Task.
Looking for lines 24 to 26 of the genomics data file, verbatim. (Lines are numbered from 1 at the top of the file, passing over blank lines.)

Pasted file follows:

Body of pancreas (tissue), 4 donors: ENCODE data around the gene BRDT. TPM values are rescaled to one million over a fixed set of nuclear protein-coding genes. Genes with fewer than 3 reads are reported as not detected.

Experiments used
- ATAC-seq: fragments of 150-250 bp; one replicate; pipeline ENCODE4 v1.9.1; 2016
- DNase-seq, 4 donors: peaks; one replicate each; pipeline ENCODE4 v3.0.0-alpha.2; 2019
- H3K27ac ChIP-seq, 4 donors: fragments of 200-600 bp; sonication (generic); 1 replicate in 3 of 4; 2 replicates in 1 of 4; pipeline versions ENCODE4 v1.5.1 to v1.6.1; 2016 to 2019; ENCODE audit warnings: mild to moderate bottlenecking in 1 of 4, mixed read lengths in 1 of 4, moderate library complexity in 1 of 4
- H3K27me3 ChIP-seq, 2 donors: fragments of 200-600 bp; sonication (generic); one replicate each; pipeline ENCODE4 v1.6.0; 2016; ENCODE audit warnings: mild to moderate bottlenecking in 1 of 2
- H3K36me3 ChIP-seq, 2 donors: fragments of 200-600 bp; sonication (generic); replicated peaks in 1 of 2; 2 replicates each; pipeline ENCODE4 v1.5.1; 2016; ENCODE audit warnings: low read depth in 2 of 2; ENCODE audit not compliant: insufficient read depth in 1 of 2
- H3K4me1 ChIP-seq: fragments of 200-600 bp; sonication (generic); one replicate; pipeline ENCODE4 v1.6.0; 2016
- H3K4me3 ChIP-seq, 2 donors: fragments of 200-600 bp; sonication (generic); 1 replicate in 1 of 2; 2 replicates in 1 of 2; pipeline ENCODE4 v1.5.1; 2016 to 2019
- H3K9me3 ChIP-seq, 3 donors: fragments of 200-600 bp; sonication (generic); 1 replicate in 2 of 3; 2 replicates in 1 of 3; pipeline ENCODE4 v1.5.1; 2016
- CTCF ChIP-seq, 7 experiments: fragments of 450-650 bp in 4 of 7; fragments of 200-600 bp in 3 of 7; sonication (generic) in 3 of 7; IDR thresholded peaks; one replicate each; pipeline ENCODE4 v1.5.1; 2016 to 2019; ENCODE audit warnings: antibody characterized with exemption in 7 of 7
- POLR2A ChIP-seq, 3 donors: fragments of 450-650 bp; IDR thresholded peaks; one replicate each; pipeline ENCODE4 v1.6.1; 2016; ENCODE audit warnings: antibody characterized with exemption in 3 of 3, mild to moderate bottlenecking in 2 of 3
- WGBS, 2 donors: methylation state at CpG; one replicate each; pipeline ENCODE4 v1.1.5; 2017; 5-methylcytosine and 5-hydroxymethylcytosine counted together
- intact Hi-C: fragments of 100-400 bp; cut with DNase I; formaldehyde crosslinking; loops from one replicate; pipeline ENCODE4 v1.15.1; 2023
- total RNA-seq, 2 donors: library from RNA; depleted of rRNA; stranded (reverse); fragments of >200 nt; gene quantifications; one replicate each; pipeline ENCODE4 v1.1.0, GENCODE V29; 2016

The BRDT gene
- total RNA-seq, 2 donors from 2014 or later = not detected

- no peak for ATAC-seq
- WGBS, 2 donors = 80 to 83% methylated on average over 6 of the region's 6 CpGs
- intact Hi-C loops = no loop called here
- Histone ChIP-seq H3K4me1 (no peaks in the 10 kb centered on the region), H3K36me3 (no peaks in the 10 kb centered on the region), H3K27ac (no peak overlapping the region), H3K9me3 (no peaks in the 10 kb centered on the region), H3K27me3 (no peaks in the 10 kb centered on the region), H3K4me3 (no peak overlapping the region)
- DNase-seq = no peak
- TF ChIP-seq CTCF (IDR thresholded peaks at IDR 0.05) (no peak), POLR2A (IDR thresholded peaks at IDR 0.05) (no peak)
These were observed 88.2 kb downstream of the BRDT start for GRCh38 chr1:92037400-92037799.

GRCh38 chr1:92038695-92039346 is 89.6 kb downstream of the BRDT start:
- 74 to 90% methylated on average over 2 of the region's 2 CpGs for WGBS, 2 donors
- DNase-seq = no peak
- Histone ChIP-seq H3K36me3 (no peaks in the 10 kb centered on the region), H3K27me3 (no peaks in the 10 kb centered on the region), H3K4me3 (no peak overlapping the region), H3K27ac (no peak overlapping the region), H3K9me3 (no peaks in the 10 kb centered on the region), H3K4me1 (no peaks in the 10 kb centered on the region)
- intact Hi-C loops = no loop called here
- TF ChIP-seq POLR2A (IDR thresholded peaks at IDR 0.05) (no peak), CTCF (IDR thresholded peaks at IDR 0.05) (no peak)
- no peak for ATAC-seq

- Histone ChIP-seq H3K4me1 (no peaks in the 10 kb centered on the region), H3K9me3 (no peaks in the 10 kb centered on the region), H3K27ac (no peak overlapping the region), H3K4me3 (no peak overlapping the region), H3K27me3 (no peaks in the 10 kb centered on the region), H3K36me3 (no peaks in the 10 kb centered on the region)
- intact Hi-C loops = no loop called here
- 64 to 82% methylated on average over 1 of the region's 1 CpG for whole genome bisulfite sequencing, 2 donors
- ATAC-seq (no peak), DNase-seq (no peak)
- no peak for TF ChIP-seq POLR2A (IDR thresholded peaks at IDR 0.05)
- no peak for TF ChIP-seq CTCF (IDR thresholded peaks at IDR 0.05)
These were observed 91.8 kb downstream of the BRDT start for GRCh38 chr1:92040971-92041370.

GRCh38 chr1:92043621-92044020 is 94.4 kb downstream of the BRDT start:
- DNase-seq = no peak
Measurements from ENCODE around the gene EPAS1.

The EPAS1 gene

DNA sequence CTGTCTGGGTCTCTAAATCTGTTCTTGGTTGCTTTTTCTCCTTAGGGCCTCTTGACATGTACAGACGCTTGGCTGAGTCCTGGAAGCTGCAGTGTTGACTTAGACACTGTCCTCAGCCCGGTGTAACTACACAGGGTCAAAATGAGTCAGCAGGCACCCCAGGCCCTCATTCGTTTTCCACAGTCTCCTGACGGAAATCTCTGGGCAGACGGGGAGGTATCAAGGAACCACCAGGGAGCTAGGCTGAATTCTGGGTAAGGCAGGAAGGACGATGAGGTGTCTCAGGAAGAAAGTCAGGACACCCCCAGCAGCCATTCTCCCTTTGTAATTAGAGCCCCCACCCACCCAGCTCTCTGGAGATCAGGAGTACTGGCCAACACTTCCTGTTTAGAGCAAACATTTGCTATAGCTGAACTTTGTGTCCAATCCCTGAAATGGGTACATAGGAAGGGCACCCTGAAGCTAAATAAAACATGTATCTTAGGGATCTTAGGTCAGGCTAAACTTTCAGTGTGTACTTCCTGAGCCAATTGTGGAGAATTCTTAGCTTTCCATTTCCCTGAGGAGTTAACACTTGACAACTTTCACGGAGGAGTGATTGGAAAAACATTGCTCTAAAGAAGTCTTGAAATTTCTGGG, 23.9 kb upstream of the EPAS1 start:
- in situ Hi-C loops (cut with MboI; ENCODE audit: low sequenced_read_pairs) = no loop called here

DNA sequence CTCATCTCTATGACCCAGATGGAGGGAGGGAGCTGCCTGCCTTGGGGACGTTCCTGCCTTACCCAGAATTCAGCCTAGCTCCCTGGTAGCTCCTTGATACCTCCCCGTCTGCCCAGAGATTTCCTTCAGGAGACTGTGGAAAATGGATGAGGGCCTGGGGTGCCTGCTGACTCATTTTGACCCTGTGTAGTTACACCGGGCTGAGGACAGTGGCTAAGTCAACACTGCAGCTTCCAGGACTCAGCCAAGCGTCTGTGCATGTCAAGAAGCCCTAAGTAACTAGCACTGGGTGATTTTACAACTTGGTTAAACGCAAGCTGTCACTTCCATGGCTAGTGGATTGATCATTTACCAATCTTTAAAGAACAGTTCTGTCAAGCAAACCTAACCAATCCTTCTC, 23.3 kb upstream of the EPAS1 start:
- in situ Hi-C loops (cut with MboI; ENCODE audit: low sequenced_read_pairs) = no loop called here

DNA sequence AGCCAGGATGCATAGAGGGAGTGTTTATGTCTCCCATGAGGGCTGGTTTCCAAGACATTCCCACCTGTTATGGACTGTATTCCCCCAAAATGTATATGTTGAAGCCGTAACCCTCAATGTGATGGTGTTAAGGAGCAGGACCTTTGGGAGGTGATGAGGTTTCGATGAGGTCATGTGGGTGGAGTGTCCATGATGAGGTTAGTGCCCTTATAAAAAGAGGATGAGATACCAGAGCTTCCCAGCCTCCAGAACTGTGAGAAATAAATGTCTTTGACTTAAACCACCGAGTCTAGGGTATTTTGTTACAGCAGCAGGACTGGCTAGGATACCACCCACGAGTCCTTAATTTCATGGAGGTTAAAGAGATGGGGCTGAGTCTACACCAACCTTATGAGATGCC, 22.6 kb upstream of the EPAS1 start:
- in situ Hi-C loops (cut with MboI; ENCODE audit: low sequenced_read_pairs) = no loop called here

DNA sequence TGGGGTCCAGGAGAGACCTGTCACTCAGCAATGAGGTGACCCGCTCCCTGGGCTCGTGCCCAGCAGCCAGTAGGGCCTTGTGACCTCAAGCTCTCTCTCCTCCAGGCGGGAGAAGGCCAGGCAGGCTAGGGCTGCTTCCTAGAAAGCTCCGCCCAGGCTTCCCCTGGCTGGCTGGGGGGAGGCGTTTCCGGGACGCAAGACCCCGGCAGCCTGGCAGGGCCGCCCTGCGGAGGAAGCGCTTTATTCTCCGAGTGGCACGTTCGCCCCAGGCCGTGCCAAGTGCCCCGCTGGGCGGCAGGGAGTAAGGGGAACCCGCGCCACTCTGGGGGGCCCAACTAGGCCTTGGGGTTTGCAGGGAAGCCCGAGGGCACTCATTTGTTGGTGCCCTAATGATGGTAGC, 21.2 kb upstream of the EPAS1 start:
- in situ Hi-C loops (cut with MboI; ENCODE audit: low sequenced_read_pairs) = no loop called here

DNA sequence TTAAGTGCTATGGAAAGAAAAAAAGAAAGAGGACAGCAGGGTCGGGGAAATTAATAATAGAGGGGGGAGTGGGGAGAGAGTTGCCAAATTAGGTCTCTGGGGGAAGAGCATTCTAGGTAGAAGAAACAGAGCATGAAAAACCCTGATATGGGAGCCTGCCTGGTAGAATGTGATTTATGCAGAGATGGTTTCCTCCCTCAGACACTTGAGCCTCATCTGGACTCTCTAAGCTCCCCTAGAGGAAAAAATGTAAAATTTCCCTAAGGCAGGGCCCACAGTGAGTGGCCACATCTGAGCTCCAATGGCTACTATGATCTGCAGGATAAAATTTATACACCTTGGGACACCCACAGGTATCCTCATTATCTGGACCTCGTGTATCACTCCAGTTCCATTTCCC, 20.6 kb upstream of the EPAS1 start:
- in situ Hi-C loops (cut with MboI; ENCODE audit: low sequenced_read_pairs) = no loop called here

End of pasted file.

These were observed 88.2 kb downstream of the BRDT start for GRCh38 chr1:92037400-92037799.

GRCh38 chr1:92038695-92039346 is 89.6 kb downstream of the BRDT start:
- 74 to 90% methylated on average over 2 of the region's 2 CpGs for WGBS, 2 donors